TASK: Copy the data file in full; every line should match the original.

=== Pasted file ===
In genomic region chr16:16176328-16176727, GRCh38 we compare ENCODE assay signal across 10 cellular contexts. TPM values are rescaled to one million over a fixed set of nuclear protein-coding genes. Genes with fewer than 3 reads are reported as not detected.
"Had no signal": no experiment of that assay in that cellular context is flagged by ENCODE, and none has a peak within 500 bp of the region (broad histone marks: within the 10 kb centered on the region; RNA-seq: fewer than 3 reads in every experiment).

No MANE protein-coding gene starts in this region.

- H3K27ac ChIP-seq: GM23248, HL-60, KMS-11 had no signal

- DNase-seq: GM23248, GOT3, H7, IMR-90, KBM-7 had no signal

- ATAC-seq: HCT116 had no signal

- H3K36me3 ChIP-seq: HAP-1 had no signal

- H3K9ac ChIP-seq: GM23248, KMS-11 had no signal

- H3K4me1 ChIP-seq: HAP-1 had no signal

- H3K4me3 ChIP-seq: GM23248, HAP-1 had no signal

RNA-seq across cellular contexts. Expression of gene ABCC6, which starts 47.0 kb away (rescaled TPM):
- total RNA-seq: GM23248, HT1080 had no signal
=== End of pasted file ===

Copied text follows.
In genomic region chr16:16176328-16176727, GRCh38 we compare ENCODE assay signal across 10 cellular contexts. TPM values are rescaled to one million over a fixed set of nuclear protein-coding genes. Genes with fewer than 3 reads are reported as not detected.
"Had no signal": no experiment of that assay in that cellular context is flagged by ENCODE, and none has a peak within 500 bp of the region (broad histone marks: within the 10 kb centered on the region; RNA-seq: fewer than 3 reads in every experiment).

No MANE protein-coding gene starts in this region.

- H3K27ac ChIP-seq: GM23248, HL-60, KMS-11 had no signal

- DNase-seq: GM23248, GOT3, H7, IMR-90, KBM-7 had no signal

- ATAC-seq: HCT116 had no signal

- H3K36me3 ChIP-seq: HAP-1 had no signal

- H3K9ac ChIP-seq: GM23248, KMS-11 had no signal

- H3K4me1 ChIP-seq: HAP-1 had no signal

- H3K4me3 ChIP-seq: GM23248, HAP-1 had no signal

RNA-seq across cellular contexts. Expression of gene ABCC6, which starts 47.0 kb away (rescaled TPM):
- total RNA-seq: GM23248, HT1080 had no signal